DOCILITY may evolve through bloodlines, however good handling also plays a vital role in the temperament of animals.
Jamie and Sarah Inglis are sticklers for quiet temperament and will only work their Angus cattle on horseback with the use of their Border Collies.
According to Mr Inglis the right dogs and horses are of utmost importance and best ingredients for quiet cattle as exemplified within their herd of 100 breeders at “Havilah East”, Mudgee.
“We are very big on temperament and always work our cattle with dogs,” he said.
“All our weaners are broken into dogs so that when we muster we make sure our cattle walk to the yards.
“I would never go and yard cattle without being on a horse,” he said.
“Without a doubt, the right dogs quieten cattle however, they must be good steady dogs and well controlled.”
Mr Inglis is a member of the Inglis family’s livestock and bloodstock business first working with his father, Dick Inglis, in the Homebush and Camden cattle sales branch and now managing the company’s rural property division.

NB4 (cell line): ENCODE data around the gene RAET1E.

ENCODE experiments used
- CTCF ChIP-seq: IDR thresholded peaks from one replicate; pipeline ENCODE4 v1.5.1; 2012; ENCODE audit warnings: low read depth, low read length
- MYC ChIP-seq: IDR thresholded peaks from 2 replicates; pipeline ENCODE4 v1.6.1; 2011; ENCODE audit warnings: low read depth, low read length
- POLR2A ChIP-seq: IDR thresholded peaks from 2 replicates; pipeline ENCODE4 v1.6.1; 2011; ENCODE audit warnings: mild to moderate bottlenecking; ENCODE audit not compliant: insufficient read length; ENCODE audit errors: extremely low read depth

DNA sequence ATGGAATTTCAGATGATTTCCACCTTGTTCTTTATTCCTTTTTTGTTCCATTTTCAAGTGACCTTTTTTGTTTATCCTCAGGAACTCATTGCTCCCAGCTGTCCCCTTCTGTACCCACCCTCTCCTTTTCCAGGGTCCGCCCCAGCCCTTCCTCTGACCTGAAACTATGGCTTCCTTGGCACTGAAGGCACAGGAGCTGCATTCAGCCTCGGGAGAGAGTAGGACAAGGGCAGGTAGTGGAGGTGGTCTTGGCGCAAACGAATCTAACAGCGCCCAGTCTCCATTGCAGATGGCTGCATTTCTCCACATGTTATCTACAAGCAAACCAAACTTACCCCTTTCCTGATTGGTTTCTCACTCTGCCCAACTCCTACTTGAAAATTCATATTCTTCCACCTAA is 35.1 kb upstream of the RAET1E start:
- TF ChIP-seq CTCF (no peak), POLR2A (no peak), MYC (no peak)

They moved to Mrs Inglis’ Mudgee district roots, a 566 hectare offshoot of the original White family’s Havilah run on the Lue road some 10 years ago.
Up until six years ago the Inglis’ were trading in steers however, they began to get more serious with their cattle operation and started buying Angus females to begin their own commercial herd.
“We put together a few heifers and cows mostly from the Scone and Mudgee Angus feature sales and are also breeding a few ourselves.”
Their first bulls came from Sandy Yeates’ Patawalla stud, Mudgee, and since that operation closed the Inglis’ looked next door to purchase from Mrs White’s cousin and neighbour, Nigel White’s Coffin Creek stud.
It was Havilah East heifers sired by Coffin Creek bulls which took out the Mudgee District Angus Breeders sale champion pen at Mudgee saleyards in May.
These were a pen of 14 in-calf heifers rising two years purchased for $1760 a head by Bruce Lewis, “Rob Roy”, Gulgong.